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I am creating an smtp server which will not need to send emails but only receive. Not being an expert, I was wondering if I should still use an SSL certificate for security. For example, if I send an e-mail message from my outlook or gmail client (which I assume will send an already protected message) to my smtp server without ssl, is a man in the middle attack possible?

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Yes. SSL/TLS should be used on receiving mail. MITM is possible, though requiring DKIM authentication should prevent this from manipulating the message. A signed certificate is the best way to mitigate MITM, and they are free with Let's Encrypt and easily automated if you are using a platform that supports it.

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  • 3
    There's more to this than just using Let's Encrypt and thinking you are fine: community.letsencrypt.org/t/lets-encrypt-for-smtp/66171 Jun 29 at 14:10
  • Same goes for DANE, as it requires things like a registrar that supports DNSSEC and many don't or make it so difficult that users in practice give up trying to get it enabled. DANE requires a DNS server that supports TLSA records, and many, even major ones, do not. Then sending servers have to respect DANE. A difficult to implement solution typically ends up being a not used one. Also, your comment is for some unexplained reason claiming that I made some reference to Let's Encrypt as a solution instead of what I actually stated which is that it makes the solution easier to implment.
    – Paul
    Jun 29 at 14:34
  • You state that "a signed certificate is the best way to mitigate MITM", which isn't true with SMTP, Let's Encrypt or not. Jul 7 at 4:17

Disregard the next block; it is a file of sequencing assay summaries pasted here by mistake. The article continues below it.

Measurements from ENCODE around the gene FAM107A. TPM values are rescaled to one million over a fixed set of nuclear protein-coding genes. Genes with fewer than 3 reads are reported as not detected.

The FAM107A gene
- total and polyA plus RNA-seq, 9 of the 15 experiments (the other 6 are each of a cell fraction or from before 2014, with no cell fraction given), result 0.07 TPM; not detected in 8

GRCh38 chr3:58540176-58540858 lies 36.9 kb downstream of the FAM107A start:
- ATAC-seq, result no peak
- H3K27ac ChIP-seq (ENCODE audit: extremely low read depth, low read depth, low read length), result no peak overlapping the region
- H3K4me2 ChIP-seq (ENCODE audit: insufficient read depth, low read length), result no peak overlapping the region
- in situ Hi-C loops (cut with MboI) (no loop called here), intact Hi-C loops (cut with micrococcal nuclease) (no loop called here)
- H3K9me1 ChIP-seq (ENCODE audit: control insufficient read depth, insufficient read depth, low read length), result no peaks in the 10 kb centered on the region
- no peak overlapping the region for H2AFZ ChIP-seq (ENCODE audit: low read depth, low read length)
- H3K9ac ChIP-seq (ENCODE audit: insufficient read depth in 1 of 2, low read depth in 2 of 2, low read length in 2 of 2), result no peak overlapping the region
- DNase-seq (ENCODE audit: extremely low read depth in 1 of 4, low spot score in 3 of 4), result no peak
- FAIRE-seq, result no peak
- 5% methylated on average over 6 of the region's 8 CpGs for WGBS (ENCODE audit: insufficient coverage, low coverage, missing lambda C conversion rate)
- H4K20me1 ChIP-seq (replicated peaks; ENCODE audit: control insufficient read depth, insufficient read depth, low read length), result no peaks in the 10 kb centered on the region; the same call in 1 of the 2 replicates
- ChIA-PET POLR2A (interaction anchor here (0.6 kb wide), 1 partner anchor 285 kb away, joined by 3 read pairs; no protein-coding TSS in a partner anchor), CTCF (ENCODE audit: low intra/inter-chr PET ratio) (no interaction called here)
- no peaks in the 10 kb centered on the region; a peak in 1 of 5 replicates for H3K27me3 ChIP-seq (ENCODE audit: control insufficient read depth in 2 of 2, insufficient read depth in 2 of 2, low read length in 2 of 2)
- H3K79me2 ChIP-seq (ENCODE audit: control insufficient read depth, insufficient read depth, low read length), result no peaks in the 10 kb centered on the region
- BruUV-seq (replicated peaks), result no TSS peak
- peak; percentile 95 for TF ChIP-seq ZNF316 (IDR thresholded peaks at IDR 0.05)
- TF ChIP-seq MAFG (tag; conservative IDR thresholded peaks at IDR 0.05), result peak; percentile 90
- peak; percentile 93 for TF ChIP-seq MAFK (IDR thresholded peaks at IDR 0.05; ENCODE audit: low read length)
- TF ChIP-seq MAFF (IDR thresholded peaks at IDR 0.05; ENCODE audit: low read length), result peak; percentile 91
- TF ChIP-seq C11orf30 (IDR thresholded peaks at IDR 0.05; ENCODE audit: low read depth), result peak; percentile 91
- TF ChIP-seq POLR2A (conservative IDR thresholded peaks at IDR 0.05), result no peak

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What comes to SMTP, TLS is not bulletproof for preventing MitM, because the strong backwards compatibility allows self-signed certificates, older TLS and SSL versions, and even fallback to unencrypted connections. Because an SMTP connection to port 25/tcp always begins in plain text and requires STARTTLS it is easy for a MitM to strip the 250-STARTTLS, making the client believe the server does not support TLS. The DNS-Based Authentication of Named Entities (DANE, RFC 6698) addresses this problem, but must be supported by both parties.

That said, TLS is still useful with SMTP, because not using it makes MitM both easier and harder to detect. E.g., from the previous Received header you should be able to see whether the connection was encrypted or not, along with the cipher suite used.

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Yes, you should, if you domain has DNSSEC you should probably deploy DANE also,

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Yes.

  1. It can't hurt.
  2. Let's Encrypt is free and takes minimal time to set up, especially if you're already using it.

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